[Deathpenalty] death penalty news----GA., FLA.
rhalperi at mail.smu.edu
Sat Dec 2 17:15:12 UTC 2006
Funds dwindling for death-penalty defense lawyers
Unexpected budget shortages and skyrocketing legal fees including more
than $500,000 for lawyers for accused courthouse killer Brian Nichols may
be breaking the bank for a state fund for death-penalty defense lawyers.
To make ends meet, the new statewide public defender system is cutting the
fees it pays lawyers for defendants in capital cases and is asking some
private attorneys to withdraw from such cases altogether. Some lawyers
worry the cuts may compromise legal representation for indigent
The system's budget is strained by a shortfall of revenue from court fines
and fees, which pay for the public defenders, coupled with legal fees
being paid for Nichols' defense, said Emmet Bondurant, chairman of the
Georgia Public Defender Standards Council, which oversees the program.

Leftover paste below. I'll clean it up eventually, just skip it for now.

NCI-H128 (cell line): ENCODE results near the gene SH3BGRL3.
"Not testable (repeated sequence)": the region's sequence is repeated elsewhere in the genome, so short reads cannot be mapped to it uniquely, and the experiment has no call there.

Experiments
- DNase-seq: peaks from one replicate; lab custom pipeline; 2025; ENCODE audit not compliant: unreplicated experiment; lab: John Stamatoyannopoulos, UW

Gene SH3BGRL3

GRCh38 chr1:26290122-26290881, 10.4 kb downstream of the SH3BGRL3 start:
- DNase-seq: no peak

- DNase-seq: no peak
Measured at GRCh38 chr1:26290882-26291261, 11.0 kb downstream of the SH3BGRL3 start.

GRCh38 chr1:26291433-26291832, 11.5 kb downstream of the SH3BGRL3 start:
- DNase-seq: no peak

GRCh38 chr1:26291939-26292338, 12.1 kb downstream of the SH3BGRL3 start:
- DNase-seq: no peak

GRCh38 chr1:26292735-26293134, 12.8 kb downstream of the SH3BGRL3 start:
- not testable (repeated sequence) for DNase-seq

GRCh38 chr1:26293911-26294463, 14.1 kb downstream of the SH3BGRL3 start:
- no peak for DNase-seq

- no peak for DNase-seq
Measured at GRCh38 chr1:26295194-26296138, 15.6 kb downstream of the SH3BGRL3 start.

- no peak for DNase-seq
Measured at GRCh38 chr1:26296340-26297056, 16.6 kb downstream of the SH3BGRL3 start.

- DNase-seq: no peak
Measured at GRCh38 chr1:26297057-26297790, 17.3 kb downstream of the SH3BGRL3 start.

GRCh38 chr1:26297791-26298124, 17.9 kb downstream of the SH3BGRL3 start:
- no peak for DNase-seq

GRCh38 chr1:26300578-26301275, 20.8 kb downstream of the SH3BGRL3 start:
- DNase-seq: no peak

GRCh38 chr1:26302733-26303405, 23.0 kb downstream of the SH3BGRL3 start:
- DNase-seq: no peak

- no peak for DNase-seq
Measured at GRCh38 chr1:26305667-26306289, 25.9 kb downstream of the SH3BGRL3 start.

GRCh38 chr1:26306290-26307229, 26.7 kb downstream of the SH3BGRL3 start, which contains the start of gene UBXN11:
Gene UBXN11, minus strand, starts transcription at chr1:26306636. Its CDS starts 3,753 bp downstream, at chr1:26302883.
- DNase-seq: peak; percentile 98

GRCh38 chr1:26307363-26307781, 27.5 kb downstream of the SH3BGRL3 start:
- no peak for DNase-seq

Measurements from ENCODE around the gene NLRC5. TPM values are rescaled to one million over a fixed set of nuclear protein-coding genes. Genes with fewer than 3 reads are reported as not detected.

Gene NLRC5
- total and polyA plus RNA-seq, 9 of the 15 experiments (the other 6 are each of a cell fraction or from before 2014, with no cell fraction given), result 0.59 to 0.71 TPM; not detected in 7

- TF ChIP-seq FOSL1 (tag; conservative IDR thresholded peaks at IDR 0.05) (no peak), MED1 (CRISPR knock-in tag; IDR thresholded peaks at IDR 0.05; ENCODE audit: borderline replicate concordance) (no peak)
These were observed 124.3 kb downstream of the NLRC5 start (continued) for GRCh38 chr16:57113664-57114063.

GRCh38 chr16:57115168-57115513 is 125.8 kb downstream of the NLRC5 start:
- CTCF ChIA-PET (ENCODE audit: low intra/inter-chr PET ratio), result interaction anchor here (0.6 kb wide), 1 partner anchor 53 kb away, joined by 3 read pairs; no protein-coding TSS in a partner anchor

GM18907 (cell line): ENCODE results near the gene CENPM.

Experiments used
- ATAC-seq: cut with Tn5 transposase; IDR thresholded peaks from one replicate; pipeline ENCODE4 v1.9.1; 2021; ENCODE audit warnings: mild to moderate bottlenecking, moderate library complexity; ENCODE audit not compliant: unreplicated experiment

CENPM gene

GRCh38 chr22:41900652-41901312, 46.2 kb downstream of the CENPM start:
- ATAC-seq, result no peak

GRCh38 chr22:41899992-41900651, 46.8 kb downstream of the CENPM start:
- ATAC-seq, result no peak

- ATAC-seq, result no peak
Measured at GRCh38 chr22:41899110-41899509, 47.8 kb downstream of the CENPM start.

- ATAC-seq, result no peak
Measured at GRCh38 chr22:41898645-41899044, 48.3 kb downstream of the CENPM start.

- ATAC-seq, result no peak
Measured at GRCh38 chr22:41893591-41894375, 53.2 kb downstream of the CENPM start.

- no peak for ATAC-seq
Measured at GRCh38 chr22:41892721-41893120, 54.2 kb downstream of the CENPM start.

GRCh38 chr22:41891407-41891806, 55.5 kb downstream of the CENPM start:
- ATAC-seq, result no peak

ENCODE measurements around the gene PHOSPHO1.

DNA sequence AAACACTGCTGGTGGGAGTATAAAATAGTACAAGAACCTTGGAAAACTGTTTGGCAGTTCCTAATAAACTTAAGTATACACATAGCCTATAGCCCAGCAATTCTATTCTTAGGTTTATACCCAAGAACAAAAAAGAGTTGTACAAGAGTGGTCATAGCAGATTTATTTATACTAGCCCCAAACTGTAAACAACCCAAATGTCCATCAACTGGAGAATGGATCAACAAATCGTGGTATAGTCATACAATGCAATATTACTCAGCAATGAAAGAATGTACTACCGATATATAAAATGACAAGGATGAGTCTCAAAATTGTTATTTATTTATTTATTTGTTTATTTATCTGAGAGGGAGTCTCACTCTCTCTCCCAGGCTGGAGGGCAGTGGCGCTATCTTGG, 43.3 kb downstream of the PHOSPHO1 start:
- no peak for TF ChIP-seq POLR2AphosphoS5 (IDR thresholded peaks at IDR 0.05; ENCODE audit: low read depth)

"If we don't do something about it, we're going to be out of money,"
Bondurant said Friday. He said he voted against the reductions in
In recent weeks, the public defender council notified private attorneys
assigned to represent indigent death-penalty defendants that their hourly
rates were being cut from $125 to $95.
Jack Martin, a prominent death-penalty lawyer, told the council at a
meeting Friday that the cutbacks could lead to "an ethical and
constitutional crisis" involving death-penalty representation and could
prompt lawsuits filed against the state agency on behalf of capital
"It is exceedingly troubling that in order to save money the council has
endorsed a substantial retreat in the funding of competent representation
in death-penalty cases," Martin said. "It was hoped that the creation of
the council would improve matters, not make them worse."